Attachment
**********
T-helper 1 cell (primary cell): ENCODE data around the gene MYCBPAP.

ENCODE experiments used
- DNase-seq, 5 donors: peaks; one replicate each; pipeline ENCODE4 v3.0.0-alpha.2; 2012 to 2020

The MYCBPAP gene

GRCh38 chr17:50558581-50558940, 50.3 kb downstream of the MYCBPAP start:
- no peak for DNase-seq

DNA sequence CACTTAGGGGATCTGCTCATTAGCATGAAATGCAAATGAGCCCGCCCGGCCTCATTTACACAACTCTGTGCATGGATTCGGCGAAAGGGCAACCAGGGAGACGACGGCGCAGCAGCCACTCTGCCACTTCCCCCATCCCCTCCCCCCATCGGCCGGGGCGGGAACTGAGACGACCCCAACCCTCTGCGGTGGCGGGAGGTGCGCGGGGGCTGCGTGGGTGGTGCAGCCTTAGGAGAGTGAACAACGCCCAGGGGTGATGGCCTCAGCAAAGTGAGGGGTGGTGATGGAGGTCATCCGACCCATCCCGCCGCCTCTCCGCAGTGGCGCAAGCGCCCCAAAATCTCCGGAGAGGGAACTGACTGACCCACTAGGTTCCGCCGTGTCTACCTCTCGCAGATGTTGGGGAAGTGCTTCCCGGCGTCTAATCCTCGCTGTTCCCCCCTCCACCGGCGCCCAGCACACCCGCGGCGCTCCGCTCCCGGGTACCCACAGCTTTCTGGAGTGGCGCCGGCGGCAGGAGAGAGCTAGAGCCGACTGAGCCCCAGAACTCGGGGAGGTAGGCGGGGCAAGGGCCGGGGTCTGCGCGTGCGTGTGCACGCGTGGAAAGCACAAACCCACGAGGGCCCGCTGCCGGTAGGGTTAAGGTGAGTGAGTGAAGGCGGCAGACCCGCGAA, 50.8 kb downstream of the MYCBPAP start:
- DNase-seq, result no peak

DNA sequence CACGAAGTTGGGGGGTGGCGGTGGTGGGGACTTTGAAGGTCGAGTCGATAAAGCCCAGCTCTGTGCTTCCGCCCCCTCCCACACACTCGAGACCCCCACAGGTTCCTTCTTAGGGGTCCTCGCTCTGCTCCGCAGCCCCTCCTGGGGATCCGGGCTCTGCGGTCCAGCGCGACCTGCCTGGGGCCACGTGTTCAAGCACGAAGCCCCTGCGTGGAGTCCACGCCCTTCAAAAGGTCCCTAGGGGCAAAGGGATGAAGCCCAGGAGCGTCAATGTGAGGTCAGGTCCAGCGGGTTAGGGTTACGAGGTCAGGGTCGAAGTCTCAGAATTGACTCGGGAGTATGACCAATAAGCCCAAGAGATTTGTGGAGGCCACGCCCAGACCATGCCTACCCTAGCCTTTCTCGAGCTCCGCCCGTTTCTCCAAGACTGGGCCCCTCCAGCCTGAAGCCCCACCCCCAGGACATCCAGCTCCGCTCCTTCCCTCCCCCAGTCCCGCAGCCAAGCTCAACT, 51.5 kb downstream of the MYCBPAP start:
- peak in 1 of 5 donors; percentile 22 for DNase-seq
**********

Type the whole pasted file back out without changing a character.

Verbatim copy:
T-helper 1 cell (primary cell): ENCODE data around the gene MYCBPAP.

ENCODE experiments used
- DNase-seq, 5 donors: peaks; one replicate each; pipeline ENCODE4 v3.0.0-alpha.2; 2012 to 2020

The MYCBPAP gene

GRCh38 chr17:50558581-50558940, 50.3 kb downstream of the MYCBPAP start:
- no peak for DNase-seq

DNA sequence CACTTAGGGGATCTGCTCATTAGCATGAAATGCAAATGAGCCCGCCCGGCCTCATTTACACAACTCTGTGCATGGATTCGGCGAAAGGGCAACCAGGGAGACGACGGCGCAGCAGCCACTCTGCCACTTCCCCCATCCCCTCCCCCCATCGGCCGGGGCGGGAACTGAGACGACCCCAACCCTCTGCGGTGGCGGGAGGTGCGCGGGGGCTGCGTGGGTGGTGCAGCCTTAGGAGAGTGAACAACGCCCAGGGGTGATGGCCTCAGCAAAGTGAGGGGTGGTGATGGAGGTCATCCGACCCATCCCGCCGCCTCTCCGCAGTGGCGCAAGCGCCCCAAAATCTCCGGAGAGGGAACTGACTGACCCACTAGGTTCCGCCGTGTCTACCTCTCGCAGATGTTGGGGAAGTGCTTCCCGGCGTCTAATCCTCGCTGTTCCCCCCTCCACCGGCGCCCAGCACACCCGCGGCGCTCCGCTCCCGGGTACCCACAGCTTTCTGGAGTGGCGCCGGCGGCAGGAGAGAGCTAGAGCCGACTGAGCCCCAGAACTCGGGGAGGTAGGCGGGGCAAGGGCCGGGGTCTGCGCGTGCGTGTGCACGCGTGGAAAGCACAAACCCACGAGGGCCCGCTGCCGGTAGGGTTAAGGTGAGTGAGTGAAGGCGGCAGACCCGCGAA, 50.8 kb downstream of the MYCBPAP start:
- DNase-seq, result no peak

DNA sequence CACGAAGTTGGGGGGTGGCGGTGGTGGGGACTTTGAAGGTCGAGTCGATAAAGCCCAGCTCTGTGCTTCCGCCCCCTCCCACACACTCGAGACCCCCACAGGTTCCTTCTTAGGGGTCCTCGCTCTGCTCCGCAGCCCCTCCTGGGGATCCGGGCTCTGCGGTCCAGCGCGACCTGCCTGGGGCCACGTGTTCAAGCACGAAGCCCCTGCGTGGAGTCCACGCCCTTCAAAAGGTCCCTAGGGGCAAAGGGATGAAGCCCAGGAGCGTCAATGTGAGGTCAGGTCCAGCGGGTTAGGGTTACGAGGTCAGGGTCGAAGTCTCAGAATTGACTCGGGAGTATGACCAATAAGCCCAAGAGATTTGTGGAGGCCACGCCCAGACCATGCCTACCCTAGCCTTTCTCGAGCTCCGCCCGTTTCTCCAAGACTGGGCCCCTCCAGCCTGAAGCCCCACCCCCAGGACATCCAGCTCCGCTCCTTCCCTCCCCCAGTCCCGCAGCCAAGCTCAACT, 51.5 kb downstream of the MYCBPAP start:
- peak in 1 of 5 donors; percentile 22 for DNase-seq